The Zeeland-West-Brabant District Court, however, proceeded to declare that [name01] and [name02], under Dutch law and as long as no restructuring expert had been appointed in the proceedings (underlined in the judgment), were authorised to prepare and offer a composition on sub01 and sub02’s behalf, and to represent them as referred to in Article 372(3) of the DBA, both individually and jointly.
Is this declaration enough to qualify (in another state, where the Model Law is enacted) as a foreign representative? The explanation of the term “foreign representative” in the Model Law itself is, of course, not decisive. What would be decisive is the interpretation of the term “foreign representative” in the domestic enactment of the provision, inspired by the language of the Model Law.
Article 2 of the Model Law consists of important definitions and other interpretative criteria. Where the Model Law is to be embedded in national insolvency law, Article 2 only needs to define those terms that are specific to cross-border cases. Leaving aside now the definition of a foreign proceeding in Article 2(a) of the Model Law, Article 2(d) defines a “foreign representative” as a “person or body, including one appointed on an interim basis, authorized in a foreign proceeding to administer the reorganization or the liquidation of the debtor’s assets or affairs or to act as a representative of the foreign proceeding”.
The term “representative” should be seen as a neutral one and does not indicate the need for a legal qualification to perform the role. The word was also chosen to avoid terms like “receiver”, “curator” or “liquidator” that could be associated with specific legislation or with a description of the representative’s role in certain domestic legislations. (I.e. Does the respresentative represent the debtor? The creditors? Both? Or the “proceedings” themselves?)
Article 9 of the Model Law (on “Right of direct access”) states: “A foreign representative is entitled to apply directly to a court in this State”, being the state where the Model Law is enacted. The foreign representative has such a right, without any further requirements, conditions or formalities such as consular action, a certified notarial statement or permission that need to be obtained from embassies or other diplomatic intermediary channels. The provision removes – or at least lessens – many still existing barriers to jurisdiction, including whether an applicant has standing and the right to be “heard”. The Model Law fully acknowledges the need for a foreign representative to take action immediately.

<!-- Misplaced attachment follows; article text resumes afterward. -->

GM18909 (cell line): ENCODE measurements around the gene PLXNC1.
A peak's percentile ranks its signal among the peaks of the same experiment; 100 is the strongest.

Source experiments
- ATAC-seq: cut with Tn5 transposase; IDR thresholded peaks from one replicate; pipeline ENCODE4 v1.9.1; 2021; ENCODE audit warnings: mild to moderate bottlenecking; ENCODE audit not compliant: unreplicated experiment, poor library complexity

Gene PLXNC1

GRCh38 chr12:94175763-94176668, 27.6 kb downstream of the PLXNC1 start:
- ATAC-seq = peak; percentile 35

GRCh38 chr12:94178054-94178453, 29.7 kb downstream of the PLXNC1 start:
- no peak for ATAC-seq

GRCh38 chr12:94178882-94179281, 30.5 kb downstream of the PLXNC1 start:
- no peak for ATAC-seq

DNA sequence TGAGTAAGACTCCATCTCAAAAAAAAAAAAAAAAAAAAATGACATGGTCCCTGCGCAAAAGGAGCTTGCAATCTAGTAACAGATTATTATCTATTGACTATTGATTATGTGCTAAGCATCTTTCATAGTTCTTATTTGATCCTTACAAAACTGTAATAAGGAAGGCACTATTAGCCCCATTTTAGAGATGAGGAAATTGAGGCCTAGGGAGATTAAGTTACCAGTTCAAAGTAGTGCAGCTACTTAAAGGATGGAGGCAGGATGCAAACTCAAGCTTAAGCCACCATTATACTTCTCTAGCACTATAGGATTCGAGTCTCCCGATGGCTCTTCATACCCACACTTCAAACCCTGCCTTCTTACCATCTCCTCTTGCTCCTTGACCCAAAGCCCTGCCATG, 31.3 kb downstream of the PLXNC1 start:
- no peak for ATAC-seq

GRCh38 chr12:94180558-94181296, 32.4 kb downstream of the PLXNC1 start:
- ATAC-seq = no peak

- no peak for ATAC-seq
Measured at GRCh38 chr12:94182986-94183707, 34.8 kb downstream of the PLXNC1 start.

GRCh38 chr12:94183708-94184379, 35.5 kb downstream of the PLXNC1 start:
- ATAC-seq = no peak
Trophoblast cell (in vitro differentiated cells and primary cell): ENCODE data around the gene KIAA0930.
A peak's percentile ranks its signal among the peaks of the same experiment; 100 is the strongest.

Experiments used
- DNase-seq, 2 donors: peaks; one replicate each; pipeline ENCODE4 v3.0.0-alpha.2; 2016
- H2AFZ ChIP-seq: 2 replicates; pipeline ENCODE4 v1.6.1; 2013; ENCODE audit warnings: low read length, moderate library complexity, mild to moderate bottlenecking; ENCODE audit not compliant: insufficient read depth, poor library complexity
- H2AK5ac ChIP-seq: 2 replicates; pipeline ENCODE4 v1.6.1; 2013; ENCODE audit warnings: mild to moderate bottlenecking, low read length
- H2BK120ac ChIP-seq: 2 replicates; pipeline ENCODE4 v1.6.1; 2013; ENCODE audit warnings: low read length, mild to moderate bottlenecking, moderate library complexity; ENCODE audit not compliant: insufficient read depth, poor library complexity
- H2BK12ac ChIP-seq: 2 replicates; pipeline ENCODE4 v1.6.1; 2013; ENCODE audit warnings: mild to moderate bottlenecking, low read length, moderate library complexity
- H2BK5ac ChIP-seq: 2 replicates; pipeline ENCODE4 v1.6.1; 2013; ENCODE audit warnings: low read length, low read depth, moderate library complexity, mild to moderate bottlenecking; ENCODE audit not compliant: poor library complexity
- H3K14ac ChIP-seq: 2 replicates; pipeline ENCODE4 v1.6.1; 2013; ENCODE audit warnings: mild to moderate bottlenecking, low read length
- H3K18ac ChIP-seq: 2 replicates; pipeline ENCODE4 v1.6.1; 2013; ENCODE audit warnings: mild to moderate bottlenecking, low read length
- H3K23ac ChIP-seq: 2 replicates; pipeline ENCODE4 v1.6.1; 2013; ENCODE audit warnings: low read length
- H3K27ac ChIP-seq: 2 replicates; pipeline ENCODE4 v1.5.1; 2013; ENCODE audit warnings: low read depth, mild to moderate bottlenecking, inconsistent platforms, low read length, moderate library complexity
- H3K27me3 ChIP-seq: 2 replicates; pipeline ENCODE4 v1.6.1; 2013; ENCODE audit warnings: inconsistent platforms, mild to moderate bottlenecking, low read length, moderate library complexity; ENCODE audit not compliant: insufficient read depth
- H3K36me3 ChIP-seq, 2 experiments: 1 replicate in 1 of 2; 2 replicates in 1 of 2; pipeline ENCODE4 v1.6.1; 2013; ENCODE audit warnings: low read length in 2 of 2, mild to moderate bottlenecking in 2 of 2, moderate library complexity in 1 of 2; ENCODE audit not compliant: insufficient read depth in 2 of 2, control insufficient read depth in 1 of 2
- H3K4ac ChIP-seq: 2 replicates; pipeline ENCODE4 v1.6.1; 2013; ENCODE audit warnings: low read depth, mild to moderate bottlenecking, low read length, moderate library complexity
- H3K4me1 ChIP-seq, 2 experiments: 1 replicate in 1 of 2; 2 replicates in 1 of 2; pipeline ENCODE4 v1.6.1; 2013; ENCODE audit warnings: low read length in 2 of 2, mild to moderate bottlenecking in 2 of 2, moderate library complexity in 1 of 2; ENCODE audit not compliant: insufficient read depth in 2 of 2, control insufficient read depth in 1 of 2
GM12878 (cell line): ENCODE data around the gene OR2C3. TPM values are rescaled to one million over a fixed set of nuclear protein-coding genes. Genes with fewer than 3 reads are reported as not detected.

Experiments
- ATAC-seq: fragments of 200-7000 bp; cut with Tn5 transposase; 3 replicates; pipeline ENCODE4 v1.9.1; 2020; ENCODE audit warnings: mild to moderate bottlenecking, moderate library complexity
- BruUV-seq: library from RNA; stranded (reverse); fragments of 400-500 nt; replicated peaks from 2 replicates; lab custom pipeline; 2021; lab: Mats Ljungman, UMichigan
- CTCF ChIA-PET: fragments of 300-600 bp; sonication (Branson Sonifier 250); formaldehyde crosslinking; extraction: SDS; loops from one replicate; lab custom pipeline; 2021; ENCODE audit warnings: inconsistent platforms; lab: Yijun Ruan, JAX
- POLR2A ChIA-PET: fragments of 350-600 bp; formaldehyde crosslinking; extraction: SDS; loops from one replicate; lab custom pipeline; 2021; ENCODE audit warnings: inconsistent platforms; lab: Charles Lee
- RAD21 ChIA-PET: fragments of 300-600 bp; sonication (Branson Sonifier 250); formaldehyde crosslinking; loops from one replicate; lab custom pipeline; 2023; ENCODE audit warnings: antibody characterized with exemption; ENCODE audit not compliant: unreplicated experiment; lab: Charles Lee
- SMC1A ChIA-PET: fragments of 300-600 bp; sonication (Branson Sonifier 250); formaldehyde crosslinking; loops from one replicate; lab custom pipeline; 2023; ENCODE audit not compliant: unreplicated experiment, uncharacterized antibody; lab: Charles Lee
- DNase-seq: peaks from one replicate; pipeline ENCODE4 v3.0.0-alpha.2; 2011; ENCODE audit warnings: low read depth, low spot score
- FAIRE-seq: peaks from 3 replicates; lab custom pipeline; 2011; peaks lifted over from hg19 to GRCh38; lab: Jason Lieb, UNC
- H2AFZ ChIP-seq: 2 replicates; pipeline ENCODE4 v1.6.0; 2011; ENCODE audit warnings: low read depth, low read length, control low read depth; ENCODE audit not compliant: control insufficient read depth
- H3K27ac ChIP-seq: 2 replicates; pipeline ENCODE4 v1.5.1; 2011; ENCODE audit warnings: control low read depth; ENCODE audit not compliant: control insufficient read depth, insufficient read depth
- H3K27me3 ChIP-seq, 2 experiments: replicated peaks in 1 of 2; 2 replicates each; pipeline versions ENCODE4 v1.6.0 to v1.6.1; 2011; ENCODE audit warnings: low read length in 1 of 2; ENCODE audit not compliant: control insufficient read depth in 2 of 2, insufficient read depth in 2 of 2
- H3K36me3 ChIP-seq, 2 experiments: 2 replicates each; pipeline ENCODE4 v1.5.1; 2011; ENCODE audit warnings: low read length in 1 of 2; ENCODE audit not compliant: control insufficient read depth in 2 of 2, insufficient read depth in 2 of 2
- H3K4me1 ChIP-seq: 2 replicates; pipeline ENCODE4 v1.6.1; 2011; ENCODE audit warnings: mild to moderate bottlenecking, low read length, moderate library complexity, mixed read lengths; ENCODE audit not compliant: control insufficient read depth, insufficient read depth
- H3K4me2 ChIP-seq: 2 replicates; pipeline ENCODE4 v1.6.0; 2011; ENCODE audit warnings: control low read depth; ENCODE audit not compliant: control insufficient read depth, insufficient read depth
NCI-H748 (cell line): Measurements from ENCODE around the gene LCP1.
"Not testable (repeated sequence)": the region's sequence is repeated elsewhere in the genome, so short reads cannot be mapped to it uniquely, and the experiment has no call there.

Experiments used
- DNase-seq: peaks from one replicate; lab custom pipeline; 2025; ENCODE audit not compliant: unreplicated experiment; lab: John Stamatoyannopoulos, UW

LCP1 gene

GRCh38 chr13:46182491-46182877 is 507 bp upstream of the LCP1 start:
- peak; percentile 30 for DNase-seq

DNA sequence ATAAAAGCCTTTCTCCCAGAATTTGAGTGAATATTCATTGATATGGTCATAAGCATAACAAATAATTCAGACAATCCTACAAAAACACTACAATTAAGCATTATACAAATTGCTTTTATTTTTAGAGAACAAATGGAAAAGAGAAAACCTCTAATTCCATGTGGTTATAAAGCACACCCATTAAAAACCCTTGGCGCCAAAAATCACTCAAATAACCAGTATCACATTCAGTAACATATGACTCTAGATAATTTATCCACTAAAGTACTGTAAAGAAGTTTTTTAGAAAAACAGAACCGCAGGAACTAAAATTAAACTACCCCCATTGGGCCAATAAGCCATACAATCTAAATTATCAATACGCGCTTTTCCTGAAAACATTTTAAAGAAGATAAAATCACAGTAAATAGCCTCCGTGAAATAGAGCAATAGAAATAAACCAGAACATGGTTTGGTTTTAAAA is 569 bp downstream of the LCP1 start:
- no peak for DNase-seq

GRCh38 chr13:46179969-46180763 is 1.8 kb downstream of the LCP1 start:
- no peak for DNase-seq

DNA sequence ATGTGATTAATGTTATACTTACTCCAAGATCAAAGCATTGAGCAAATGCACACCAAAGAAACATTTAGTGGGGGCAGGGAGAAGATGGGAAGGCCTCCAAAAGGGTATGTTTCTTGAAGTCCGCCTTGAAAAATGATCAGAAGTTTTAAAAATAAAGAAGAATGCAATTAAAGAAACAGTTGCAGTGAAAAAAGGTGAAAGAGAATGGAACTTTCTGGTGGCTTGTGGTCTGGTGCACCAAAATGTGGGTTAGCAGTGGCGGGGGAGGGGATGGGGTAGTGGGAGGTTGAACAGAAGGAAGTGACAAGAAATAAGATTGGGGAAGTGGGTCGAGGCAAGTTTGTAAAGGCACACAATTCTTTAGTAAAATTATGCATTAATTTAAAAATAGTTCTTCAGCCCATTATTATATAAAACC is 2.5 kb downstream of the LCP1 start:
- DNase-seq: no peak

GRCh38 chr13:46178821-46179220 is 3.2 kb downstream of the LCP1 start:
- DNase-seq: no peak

Article 4 of the Model Law deals with the court’s competence in the enacting state for providing relief to the foreign representative. Article 19(1) of the Model Law states that the foreign representative may ask for relief at any time from the filing of an application for recognition until the application is decided upon. During this period the foreign representative has the right to ask for relief, and the right of direct access to the courts.
It could be argued that the foreign representative also has the right of direct access even prior to the application for recognition, including a right to direct access in the event that his first application for recognition of the “proceeding” is denied or refused, but where based on available new information he has an improved chance by applying for recognition for a second time.
Is the right of direct access to a court a personal right? Or may the representative transfer the entitlement to another person to act as his representative, via a power of attorney? The definition of “foreign representative” in Article 2(d) does not answer this.
Article 10 of the Model Law, which states that a foreign representative’s application does not make him subject “to the jurisdiction of the courts of this State for any purpose other than the application”, may indicate the personal character of the foreign representative in the eyes of the court in the enacting state.
The answer is also indicative, for instance, to the question of whether rules applicable to discovery proceedings in the enacting state would apply to the foreign representative. If these apply to the debtor itself, a manoeuvre could be to have an attorney or legal representative act as the foreign representative, instead of the debtor-in-possession (if allowed under the law of the enacting state).
Although there is a right of “direct” access, it is advisable and practical to engage a lawyer in the foreign state to assist, given the potential difficulty in understanding the language and the foreign legal and procedural system. For instance, regarding the question of which court a foreign representative can access (as Article 9 Model Law says), it is better to engage a local lawyer who knows the rules of relative competence for the courts in the given state, which is a matter of internal procedural law of that enacting state.
District Court Zeeland-West-Brabant 24 November 2022, ECLI:NL:RBZWB:2022:8629 (published 22 August 2023)